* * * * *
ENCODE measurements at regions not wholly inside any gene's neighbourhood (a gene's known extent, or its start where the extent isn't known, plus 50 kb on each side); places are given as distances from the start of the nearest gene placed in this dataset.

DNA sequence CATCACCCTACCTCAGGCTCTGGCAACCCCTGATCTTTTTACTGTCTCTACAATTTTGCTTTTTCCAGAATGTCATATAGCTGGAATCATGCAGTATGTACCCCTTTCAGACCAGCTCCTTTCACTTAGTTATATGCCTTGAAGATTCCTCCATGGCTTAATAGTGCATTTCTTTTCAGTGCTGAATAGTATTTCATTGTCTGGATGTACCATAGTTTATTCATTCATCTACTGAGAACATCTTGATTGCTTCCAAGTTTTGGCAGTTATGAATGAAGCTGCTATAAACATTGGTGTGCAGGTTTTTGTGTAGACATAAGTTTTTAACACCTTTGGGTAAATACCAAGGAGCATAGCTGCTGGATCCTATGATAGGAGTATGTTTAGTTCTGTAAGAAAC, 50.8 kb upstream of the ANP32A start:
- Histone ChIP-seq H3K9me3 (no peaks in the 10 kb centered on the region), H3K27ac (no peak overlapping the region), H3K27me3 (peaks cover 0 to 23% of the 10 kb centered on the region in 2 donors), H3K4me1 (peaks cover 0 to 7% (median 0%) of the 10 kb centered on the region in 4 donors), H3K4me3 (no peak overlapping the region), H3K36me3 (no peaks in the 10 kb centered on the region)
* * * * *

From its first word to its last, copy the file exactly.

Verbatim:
ENCODE measurements at regions not wholly inside any gene's neighbourhood (a gene's known extent, or its start where the extent isn't known, plus 50 kb on each side); places are given as distances from the start of the nearest gene placed in this dataset.

DNA sequence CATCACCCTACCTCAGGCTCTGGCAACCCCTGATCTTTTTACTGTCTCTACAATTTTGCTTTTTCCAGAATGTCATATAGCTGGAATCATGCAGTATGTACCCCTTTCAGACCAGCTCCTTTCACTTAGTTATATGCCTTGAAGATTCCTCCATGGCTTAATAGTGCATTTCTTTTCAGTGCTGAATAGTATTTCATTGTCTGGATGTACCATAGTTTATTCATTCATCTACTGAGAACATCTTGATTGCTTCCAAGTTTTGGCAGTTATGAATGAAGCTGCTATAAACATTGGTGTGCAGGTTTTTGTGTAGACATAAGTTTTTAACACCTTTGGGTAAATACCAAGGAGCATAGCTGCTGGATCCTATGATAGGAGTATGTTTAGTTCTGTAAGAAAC, 50.8 kb upstream of the ANP32A start:
- Histone ChIP-seq H3K9me3 (no peaks in the 10 kb centered on the region), H3K27ac (no peak overlapping the region), H3K27me3 (peaks cover 0 to 23% of the 10 kb centered on the region in 2 donors), H3K4me1 (peaks cover 0 to 7% (median 0%) of the 10 kb centered on the region in 4 donors), H3K4me3 (no peak overlapping the region), H3K36me3 (no peaks in the 10 kb centered on the region)